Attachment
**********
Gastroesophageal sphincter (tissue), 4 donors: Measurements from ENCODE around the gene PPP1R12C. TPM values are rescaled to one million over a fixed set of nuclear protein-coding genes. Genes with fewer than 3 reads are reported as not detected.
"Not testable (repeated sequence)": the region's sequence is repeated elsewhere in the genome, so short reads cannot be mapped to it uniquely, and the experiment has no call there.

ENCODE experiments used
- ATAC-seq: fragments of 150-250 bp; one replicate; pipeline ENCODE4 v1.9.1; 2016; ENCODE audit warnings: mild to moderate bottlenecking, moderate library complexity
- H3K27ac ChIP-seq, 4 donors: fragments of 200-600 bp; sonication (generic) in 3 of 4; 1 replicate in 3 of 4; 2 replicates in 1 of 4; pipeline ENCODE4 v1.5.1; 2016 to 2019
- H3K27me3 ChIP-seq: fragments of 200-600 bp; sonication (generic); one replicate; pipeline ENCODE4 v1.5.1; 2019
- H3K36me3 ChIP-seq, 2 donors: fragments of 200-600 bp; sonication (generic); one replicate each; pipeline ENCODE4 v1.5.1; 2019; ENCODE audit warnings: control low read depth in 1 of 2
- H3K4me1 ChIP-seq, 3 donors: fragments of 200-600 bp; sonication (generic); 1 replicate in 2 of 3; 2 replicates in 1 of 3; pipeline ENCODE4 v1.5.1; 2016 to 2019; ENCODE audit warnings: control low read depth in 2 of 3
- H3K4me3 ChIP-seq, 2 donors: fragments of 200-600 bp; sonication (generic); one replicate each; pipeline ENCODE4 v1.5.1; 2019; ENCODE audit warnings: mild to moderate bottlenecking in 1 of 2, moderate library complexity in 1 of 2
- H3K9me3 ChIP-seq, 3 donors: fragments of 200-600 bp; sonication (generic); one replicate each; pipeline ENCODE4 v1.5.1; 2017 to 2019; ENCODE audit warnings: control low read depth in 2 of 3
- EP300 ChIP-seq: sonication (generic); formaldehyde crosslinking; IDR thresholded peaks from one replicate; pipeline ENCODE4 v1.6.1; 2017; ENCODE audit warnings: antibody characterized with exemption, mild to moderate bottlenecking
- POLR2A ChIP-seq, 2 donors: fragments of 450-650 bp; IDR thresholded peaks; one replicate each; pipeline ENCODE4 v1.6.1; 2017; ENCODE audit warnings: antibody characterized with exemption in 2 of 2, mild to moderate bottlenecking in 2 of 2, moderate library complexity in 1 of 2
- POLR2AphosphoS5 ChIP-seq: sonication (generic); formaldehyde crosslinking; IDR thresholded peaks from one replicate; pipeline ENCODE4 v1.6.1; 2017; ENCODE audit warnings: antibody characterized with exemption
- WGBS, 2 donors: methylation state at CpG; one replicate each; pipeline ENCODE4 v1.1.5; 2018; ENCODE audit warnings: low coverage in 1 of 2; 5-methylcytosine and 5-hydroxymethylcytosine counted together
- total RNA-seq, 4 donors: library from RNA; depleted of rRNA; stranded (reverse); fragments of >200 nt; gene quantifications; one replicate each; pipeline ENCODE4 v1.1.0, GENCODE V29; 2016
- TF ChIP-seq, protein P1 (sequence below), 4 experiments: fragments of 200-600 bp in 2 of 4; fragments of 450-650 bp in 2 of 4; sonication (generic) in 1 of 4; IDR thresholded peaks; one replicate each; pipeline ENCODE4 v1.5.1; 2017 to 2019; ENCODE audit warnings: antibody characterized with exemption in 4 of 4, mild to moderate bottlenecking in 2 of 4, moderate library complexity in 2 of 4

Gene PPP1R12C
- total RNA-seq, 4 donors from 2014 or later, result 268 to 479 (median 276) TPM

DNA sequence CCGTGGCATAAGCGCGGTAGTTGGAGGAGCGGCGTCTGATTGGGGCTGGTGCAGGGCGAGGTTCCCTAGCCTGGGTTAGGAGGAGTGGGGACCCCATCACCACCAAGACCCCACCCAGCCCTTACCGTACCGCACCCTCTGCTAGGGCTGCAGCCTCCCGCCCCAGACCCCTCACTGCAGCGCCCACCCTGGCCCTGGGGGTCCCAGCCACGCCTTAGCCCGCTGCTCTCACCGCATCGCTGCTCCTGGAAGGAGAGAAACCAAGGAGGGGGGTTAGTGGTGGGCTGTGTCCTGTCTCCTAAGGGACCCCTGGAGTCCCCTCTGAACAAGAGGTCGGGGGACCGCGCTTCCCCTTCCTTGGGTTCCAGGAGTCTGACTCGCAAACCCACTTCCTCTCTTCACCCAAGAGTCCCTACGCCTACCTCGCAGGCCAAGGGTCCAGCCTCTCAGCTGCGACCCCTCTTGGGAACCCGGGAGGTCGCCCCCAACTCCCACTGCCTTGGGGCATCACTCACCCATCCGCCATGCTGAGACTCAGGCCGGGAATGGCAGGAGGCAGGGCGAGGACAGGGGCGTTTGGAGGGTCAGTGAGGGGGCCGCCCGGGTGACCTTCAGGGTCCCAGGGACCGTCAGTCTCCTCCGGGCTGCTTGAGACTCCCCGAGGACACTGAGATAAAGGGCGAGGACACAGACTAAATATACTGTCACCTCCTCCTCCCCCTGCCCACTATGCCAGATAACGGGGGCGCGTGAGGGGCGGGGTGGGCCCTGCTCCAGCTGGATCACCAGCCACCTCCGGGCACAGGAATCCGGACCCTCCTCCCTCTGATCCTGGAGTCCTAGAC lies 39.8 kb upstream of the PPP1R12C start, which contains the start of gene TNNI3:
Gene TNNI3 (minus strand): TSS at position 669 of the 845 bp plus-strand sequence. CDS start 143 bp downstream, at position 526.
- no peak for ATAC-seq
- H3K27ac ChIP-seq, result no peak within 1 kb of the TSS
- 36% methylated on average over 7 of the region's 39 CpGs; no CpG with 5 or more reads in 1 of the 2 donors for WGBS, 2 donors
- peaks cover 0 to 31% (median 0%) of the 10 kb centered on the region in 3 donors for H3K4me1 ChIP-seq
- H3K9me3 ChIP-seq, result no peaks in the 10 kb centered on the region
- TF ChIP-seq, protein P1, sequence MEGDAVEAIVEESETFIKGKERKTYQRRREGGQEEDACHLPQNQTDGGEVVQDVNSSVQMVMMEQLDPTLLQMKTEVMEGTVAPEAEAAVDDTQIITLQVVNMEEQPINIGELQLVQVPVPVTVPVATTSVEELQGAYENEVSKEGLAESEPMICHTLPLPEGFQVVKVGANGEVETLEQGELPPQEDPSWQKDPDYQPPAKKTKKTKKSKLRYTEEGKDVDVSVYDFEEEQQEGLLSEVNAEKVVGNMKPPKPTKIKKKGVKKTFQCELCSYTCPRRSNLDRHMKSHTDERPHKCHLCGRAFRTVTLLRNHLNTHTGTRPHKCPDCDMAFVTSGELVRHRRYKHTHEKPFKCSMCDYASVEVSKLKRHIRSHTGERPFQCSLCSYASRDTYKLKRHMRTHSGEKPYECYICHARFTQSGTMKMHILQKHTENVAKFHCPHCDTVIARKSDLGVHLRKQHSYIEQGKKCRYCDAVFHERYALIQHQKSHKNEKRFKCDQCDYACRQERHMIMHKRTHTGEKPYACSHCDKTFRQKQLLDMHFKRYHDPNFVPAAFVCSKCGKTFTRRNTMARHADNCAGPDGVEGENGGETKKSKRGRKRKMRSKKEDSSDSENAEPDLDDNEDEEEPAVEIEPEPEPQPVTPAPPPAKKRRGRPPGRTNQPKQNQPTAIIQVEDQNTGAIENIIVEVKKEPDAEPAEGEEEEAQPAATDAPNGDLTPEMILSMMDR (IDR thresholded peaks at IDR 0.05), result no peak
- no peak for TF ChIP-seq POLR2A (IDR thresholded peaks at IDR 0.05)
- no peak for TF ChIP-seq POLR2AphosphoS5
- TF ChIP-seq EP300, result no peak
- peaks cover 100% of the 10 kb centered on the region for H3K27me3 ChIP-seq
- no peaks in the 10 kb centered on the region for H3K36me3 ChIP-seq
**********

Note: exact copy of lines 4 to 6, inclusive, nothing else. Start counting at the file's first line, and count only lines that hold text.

- ATAC-seq: fragments of 150-250 bp; one replicate; pipeline ENCODE4 v1.9.1; 2016; ENCODE audit warnings: mild to moderate bottlenecking, moderate library complexity
- H3K27ac ChIP-seq, 4 donors: fragments of 200-600 bp; sonication (generic) in 3 of 4; 1 replicate in 3 of 4; 2 replicates in 1 of 4; pipeline ENCODE4 v1.5.1; 2016 to 2019
- H3K27me3 ChIP-seq: fragments of 200-600 bp; sonication (generic); one replicate; pipeline ENCODE4 v1.5.1; 2019